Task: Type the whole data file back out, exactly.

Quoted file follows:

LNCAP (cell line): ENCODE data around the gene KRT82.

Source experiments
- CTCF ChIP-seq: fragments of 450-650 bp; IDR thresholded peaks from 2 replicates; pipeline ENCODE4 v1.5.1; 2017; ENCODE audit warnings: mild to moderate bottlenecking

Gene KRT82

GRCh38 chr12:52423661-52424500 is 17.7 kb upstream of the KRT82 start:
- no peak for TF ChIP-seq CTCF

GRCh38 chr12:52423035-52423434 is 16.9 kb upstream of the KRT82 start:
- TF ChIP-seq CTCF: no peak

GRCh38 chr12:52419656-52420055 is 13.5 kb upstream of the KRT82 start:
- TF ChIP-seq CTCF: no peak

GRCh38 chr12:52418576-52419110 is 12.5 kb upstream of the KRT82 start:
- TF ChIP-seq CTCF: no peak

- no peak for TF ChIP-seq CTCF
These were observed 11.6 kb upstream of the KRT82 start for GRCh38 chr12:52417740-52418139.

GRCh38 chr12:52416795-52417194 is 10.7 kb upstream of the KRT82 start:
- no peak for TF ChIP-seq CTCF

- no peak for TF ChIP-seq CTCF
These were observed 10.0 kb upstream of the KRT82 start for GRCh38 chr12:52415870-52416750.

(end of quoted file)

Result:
LNCAP (cell line): ENCODE data around the gene KRT82.

Source experiments
- CTCF ChIP-seq: fragments of 450-650 bp; IDR thresholded peaks from 2 replicates; pipeline ENCODE4 v1.5.1; 2017; ENCODE audit warnings: mild to moderate bottlenecking

Gene KRT82

GRCh38 chr12:52423661-52424500 is 17.7 kb upstream of the KRT82 start:
- no peak for TF ChIP-seq CTCF

GRCh38 chr12:52423035-52423434 is 16.9 kb upstream of the KRT82 start:
- TF ChIP-seq CTCF: no peak

GRCh38 chr12:52419656-52420055 is 13.5 kb upstream of the KRT82 start:
- TF ChIP-seq CTCF: no peak

GRCh38 chr12:52418576-52419110 is 12.5 kb upstream of the KRT82 start:
- TF ChIP-seq CTCF: no peak

- no peak for TF ChIP-seq CTCF
These were observed 11.6 kb upstream of the KRT82 start for GRCh38 chr12:52417740-52418139.

GRCh38 chr12:52416795-52417194 is 10.7 kb upstream of the KRT82 start:
- no peak for TF ChIP-seq CTCF

- no peak for TF ChIP-seq CTCF
These were observed 10.0 kb upstream of the KRT82 start for GRCh38 chr12:52415870-52416750.